Trapped between industrial titans in Kerala’s Ambalamedu industrial area

The residents of a strip of land in the Ambalamedu industrial area of Ernakulam in Kerala have been sandwiched between an oil-and-gas giant and one producing chemicals. K.S. Sudhi reports on the pleas of residents, mostly daily wagers, to buy out their land so they may move to healthier places to live in

Updated - March 05, 2024 03:06 pm IST

Published - February 01, 2024 06:36 pm IST

One of the abandoned houses at Ayyankuzhy area in the Vadavukode-Puthenkurishu village panchayat in Ernakulam district.

One of the abandoned houses at Ayyankuzhy area in the Vadavukode-Puthenkurishu village panchayat in Ernakulam district. | Photo Credit: THULASI KAKKAT

The wooden door of the single storey house of V.K. Surendran, a construction worker from Ayyankuzhi in the Ambalamedu industrial area of Ernakulam, Kerala, creaked, as he gave it a gentle push after unlocking the lock. An imposing concrete wall with a barbed-wire fence, constructed by the Kochi refinery of Bharat Petroleum Corporation Limited (BPCL) overlooked the house. A few hundred metres away, on the left was an equally tall stone wall constructed by Hindustan Organic Chemicals Limited. The installations of the companies in their yard tower over the nondescript house, almost squashed between the overbearing granite walls.

Damaged household utensils, including a metal pot, lay strewn across the shabby cement floor of the house. Layers of dirt and dust had settled over the dining table on its last legs. Cobwebs hung across walls. This was the house where Surendran and his ancestors had lived for decades, until the built-up industries around forced them out about a decade ago. Nine neighbours followed Surendran, abandoning their homes that were built on the nine-acre holding, as life became hard for them here. Now, 29 families remain.

Peaceful until the 80s

“It was a calm area rich with a clean river, verdant paddy fields, and lush greenery until the 80s. Our lives were peaceful and clean. Then the companies started setting up their units,” says V.S. Sasi, a retired head load worker, trying hard to control a recurrent cough. Though the petroleum and the organic chemical companies that had come up in the Ambalamedu area had worked as catalysts for the industrialisation of the area three decades ago, it had also inadvertently wrecked the lives of scores of families that had lived there for generations.

“Our houses have been encircled by the compound walls of the industrial units that came up here. The once-village area was quickly converted into an industrial belt, and we got trapped there. Pollution made many residents sick. We had to abandon our houses and resettle our lives away from the doomed land,” says Sasi while putting on a face mask. “The two small houses that I had constructed using my meagre earnings as a headload worker had to be abandoned as it became hazardous to stay here. No one was willing either to buy those houses or even take them on rent,” says Sasi, as a tipper truck laden with bitumen mix for road construction makes its way down the road adjacent to his house. The speeding vehicle leaves behind the stench of molten bitumen, a sign of ‘development’.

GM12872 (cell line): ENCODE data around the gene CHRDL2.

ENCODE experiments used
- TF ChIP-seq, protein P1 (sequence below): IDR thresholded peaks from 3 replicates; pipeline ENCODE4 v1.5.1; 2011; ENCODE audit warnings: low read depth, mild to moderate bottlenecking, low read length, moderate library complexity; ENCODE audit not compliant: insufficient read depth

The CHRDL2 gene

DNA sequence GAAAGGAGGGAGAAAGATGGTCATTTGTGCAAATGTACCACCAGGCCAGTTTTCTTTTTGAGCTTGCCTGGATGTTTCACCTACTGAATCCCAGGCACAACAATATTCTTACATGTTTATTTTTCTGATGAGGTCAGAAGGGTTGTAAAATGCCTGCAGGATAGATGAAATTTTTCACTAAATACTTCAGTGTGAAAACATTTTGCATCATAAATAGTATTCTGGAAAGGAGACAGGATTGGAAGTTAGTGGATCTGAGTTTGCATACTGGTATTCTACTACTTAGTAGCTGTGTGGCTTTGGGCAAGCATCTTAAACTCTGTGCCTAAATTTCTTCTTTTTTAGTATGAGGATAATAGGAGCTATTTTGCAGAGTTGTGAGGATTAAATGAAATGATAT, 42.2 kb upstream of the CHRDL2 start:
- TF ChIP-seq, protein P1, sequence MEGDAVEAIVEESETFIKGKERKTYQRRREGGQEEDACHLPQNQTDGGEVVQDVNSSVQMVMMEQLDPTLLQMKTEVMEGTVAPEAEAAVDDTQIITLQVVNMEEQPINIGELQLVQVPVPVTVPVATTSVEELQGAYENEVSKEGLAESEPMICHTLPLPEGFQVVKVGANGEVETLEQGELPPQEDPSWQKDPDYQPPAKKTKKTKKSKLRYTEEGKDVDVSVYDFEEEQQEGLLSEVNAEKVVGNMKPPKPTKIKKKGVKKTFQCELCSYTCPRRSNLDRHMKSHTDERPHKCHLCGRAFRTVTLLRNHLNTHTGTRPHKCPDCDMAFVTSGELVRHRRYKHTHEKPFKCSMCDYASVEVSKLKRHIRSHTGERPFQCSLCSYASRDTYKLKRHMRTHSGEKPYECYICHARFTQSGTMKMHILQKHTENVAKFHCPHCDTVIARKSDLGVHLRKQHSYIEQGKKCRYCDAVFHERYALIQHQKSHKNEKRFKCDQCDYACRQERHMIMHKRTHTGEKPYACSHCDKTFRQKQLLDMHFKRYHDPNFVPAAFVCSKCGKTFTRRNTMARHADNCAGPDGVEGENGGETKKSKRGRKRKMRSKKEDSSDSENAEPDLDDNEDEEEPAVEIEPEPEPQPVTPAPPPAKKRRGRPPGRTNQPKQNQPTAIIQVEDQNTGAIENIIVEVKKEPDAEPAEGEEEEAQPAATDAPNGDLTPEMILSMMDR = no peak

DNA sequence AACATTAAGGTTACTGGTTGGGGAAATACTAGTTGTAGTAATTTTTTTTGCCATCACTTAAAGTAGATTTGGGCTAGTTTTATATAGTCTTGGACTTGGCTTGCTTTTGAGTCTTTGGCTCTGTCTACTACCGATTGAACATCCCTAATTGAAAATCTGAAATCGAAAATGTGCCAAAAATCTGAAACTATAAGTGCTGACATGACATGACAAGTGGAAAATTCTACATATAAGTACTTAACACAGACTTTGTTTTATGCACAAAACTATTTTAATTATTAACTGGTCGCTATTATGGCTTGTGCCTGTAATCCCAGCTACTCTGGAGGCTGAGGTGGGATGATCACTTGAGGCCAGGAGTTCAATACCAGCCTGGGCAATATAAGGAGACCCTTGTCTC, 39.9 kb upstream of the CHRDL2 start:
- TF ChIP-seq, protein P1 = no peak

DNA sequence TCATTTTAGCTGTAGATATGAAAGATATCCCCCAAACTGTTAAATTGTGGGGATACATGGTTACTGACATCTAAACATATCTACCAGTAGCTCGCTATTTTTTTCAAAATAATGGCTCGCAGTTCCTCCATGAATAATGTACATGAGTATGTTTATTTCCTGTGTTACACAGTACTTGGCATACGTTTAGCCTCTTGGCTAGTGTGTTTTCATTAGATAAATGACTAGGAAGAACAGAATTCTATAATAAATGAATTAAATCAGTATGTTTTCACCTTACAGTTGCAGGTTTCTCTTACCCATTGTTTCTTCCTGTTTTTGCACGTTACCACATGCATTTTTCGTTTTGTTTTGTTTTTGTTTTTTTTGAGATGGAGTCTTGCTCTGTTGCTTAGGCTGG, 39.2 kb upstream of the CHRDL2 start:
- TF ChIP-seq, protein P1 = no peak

The residents of the area are mostly daily wagers. “We have, over the past three decades, urged the two companies to take over the land and thus save the lives of people whose holdings have been trapped in between their holdings,” says M.K. Pankajakshan, a resident of the area.

Health, the deciding factor

V.N. Mohanan, a carpenter, was also forced to leave his ancestral house and resettle in an area nearly 10 kilometres away with his sick parents, children, and wife. “My father developed a respiratory illness while staying here and had to be hospitalised quite often. I decided to move out of the area considering the health of the family members. I had to abandon the house and resettle at a place far away from the area. Migrant workers engaged in the carpentry unit are currently staying in the house,” says Mohanan.

The marshy land lying near the abandoned houses at Ayyankuzhy in Vadavukode-Puthenkurishu village panchayat in Ernakulam district.

The marshy land lying near the abandoned houses at Ayyankuzhy in Vadavukode-Puthenkurishu village panchayat in Ernakulam district. | Photo Credit: THULASI KAKKAT

Pankajakshan, also a leader of the action council of the residents, says the air is thick with chemicals and there is no relief even from the sea breeze. “The continuous exposure to pollutants has made many people sick. There is a high incidence of respiratory illness among people here. This was confirmed at a medical camp organised by the District Medical Office, Ernakulam, last year, following an intervention from the Kerala High Court,” he says.

Figures from medical camp